Arthur M. Bueche Award

2007 Arthur M. Bueche Award Recipient Remarks

The 2007 Arthur M. Bueche Award was presented to Dr. Jordan Baruch, President, Jordan Baruch Associates "for the promotion of the innovation and management of science and technology nationally and internationally, thereby enhancing the economy of the U.S. and developing nations." These remarks were delivered on Sunday, September 30, 2007 an the Annual Meeting of the National Academy of Engineering.

First, let me thank the National Academy of Engineering for bestowing on me the prestigious Bueche Award. The citation recognizes the importance of innovation in addressing societal problems, and, to a lesser extent, my role in some of those innovations. Being involved in many innovative efforts has been an exciting ride for me on an often bumpy road.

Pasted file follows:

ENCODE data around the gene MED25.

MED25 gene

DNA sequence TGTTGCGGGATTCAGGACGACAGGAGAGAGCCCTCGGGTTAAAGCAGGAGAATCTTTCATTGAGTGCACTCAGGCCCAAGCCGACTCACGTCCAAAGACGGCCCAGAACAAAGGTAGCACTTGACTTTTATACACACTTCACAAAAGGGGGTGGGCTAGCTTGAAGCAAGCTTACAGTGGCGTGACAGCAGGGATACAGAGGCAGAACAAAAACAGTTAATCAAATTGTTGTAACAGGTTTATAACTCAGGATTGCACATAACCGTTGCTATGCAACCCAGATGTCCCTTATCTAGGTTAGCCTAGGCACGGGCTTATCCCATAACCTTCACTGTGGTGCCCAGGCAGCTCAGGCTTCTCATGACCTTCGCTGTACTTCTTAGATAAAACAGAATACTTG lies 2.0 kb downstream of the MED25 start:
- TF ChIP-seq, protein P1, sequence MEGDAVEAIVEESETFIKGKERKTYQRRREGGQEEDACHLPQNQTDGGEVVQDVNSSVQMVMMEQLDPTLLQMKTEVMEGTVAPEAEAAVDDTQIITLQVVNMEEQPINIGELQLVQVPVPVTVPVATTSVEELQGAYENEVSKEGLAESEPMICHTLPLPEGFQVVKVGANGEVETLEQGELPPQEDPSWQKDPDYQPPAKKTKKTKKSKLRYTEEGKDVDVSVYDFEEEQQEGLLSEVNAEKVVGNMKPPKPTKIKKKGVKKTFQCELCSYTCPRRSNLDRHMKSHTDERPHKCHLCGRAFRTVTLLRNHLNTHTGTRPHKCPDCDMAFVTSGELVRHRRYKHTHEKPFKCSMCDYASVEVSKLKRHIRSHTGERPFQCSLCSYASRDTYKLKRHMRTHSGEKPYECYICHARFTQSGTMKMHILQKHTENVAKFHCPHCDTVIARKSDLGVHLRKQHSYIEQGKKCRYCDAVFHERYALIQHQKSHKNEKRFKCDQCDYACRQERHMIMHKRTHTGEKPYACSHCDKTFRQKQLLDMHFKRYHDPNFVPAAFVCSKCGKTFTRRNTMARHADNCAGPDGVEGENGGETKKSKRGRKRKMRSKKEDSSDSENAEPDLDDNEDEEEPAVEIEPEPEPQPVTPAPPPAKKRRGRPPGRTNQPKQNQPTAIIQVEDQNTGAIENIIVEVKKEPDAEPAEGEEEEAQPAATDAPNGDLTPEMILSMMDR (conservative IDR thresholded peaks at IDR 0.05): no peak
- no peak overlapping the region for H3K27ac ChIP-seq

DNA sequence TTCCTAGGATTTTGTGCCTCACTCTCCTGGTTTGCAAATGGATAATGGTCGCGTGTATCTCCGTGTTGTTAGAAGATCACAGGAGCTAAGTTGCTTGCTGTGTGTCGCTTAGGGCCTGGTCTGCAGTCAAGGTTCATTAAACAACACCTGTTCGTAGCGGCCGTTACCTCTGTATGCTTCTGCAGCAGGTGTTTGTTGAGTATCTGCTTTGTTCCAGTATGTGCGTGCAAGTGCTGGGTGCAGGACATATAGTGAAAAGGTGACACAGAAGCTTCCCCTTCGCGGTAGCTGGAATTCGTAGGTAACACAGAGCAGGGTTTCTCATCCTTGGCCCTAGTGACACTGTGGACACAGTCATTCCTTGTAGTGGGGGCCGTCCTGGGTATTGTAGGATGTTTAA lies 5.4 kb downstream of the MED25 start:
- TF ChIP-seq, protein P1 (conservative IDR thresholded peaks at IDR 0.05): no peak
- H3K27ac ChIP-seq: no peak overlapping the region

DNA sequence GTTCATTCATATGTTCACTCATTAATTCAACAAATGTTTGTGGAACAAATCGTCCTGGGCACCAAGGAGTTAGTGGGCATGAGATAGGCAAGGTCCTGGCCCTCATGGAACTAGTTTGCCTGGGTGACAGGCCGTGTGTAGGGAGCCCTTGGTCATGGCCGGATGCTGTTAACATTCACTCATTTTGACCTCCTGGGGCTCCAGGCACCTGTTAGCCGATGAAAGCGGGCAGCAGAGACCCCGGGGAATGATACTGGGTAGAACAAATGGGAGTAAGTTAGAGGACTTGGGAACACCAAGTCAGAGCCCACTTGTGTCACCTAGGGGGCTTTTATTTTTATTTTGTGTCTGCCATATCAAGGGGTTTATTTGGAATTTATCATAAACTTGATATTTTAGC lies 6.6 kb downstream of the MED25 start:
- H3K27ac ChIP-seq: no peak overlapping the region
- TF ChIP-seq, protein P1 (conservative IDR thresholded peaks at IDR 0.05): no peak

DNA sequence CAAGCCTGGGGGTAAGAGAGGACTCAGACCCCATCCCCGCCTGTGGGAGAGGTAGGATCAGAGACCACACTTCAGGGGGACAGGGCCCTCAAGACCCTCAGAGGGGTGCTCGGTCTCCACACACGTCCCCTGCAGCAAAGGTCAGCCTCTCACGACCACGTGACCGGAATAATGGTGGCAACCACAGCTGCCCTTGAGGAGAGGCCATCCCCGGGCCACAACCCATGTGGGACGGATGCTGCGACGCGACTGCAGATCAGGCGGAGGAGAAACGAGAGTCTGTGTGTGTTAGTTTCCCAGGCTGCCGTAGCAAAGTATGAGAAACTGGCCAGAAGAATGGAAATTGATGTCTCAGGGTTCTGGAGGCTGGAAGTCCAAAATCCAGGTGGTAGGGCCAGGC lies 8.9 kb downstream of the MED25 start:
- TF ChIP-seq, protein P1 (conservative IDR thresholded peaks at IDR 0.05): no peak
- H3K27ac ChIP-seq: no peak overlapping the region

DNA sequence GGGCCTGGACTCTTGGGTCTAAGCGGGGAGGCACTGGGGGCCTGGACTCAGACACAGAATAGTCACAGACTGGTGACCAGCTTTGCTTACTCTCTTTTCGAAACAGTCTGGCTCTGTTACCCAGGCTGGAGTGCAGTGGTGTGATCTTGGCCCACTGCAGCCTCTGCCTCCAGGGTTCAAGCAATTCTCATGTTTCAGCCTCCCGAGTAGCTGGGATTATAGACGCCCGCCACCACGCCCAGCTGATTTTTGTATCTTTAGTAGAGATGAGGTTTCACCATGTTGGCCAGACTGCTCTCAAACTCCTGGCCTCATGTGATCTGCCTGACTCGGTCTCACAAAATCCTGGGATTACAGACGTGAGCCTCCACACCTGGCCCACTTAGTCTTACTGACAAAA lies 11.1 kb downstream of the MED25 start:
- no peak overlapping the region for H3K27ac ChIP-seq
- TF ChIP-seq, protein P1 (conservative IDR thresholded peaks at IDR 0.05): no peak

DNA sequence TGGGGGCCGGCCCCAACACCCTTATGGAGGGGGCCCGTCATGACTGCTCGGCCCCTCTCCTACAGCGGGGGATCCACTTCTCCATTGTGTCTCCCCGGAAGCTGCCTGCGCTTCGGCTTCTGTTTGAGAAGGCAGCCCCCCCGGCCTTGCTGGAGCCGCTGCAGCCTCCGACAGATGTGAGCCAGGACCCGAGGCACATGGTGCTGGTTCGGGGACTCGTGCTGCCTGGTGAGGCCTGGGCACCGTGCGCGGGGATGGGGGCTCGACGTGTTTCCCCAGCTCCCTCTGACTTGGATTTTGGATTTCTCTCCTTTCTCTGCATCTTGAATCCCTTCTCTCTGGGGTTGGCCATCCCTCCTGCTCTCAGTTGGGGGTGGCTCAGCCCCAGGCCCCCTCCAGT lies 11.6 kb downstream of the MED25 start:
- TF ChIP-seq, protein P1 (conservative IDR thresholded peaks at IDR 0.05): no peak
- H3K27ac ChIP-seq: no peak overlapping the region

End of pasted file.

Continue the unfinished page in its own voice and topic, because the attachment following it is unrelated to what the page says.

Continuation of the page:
Two very different groups deserve my deepest gratitude for making that ride possible. The first is my wonderful family, who are here with me: my wife, Rhoda; and my three children, Bobi, Marjory, and Larry, who, with the help of their wonderful spouses, have produced nine grandchildren, some of whom are also here. All of them and many good friends, collectively and individually, held my world together during many physical absences, when I had to travel, and many mental absences, when I withdrew from them to search for solutions to problems. Their wit and familiarity eased me down from the highs that often followed success. Their unconditional love pulled me back from the brink of despair when something I tried failed. Indeed, Rhoda eventually convinced me that my frequent failures, far from meaning I was a failure, were a natural consequence of the difficult challenges I chose to tackle. To this group, my family, I owe my very survival.